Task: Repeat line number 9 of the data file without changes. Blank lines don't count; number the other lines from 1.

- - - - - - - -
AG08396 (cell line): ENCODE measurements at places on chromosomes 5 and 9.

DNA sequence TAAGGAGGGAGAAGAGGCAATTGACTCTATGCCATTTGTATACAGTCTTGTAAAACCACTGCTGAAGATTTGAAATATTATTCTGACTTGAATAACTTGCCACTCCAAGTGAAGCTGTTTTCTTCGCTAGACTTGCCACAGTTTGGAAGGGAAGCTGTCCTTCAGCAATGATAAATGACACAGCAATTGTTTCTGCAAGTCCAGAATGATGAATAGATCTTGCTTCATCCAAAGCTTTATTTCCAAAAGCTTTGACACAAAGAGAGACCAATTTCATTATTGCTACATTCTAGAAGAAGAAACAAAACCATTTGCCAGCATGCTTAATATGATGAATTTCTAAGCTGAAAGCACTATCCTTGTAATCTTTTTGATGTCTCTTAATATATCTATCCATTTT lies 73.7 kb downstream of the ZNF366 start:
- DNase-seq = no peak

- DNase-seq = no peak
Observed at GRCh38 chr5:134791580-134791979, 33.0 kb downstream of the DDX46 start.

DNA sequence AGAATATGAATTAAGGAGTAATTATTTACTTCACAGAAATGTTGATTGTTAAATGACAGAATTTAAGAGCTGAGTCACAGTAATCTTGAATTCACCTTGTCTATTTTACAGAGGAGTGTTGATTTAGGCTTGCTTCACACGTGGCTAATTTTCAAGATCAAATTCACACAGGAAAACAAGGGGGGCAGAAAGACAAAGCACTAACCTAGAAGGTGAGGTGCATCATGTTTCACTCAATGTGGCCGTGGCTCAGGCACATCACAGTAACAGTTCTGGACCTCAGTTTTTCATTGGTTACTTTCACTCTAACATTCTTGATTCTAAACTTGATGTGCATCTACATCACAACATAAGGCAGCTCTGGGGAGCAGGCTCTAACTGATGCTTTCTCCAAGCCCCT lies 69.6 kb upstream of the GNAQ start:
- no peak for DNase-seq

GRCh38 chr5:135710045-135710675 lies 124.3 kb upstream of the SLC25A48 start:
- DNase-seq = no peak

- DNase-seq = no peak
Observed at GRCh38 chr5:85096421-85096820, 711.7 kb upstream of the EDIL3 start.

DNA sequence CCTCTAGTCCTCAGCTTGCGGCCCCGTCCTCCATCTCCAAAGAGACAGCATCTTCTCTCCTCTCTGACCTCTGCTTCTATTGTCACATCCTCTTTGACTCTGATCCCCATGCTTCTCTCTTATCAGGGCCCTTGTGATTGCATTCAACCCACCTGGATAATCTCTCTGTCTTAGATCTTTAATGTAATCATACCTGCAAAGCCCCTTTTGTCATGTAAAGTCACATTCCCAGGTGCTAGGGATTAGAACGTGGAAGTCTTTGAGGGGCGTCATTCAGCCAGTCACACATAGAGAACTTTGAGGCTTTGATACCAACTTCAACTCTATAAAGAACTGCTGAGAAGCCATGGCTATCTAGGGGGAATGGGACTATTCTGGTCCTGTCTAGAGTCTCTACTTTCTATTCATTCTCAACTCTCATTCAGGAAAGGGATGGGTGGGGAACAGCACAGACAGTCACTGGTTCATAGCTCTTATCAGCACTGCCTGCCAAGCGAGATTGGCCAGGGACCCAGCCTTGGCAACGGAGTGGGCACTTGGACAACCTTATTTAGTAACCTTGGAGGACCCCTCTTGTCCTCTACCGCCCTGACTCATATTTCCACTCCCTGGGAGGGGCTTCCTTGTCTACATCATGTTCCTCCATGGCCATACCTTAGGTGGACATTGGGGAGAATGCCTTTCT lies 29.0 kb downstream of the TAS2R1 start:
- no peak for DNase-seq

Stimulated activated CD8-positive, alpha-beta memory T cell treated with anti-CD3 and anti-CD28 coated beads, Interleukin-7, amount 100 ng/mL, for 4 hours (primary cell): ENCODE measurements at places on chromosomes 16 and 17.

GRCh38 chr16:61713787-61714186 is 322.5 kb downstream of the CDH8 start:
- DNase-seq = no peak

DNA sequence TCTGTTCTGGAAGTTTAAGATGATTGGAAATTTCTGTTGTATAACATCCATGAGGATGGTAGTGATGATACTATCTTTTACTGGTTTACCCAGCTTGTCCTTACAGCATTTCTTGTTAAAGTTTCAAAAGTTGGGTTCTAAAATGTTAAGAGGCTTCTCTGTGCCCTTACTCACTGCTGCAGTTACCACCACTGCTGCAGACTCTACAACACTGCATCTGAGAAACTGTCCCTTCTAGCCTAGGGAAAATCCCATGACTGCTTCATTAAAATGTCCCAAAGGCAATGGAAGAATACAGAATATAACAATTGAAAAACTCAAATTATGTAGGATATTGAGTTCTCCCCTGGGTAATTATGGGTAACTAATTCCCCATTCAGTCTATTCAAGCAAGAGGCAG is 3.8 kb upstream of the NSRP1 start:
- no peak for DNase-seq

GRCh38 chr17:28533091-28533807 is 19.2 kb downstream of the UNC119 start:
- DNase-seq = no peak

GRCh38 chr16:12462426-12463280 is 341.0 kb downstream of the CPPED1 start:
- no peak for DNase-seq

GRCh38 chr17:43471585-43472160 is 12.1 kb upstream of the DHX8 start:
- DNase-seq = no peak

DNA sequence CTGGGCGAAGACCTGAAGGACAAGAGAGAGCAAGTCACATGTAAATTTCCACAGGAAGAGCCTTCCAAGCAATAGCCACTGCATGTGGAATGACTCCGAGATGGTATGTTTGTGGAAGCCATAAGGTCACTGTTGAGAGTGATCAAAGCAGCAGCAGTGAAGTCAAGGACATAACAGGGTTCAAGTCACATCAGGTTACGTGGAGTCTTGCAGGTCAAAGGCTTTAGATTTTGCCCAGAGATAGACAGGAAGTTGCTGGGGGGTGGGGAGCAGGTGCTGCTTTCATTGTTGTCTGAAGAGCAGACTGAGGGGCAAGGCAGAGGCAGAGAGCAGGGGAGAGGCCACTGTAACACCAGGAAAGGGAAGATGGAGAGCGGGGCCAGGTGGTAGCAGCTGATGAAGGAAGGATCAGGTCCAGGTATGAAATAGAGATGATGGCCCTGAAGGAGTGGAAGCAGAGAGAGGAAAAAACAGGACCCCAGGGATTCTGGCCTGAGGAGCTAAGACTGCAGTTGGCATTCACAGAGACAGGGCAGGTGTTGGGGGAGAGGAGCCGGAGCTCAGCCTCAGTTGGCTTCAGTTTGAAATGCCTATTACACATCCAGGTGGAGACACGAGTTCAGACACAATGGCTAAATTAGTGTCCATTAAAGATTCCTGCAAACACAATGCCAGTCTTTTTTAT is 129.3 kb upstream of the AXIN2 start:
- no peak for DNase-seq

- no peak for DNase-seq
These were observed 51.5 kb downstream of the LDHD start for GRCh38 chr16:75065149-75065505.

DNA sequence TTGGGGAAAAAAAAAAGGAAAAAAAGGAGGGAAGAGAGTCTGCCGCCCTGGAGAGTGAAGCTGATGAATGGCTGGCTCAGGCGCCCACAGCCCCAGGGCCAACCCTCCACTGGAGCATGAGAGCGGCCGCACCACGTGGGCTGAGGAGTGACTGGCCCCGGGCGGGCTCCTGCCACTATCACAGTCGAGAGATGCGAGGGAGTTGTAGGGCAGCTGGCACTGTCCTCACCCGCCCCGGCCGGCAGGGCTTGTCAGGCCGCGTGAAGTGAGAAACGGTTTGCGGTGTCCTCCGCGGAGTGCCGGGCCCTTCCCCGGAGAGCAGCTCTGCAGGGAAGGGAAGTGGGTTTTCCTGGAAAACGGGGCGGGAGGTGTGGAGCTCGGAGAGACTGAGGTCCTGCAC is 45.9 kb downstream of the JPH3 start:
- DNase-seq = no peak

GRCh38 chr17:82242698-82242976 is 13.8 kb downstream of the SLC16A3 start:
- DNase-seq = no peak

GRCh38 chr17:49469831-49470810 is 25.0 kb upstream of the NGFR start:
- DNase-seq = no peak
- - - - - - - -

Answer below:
- DNase-seq = no peak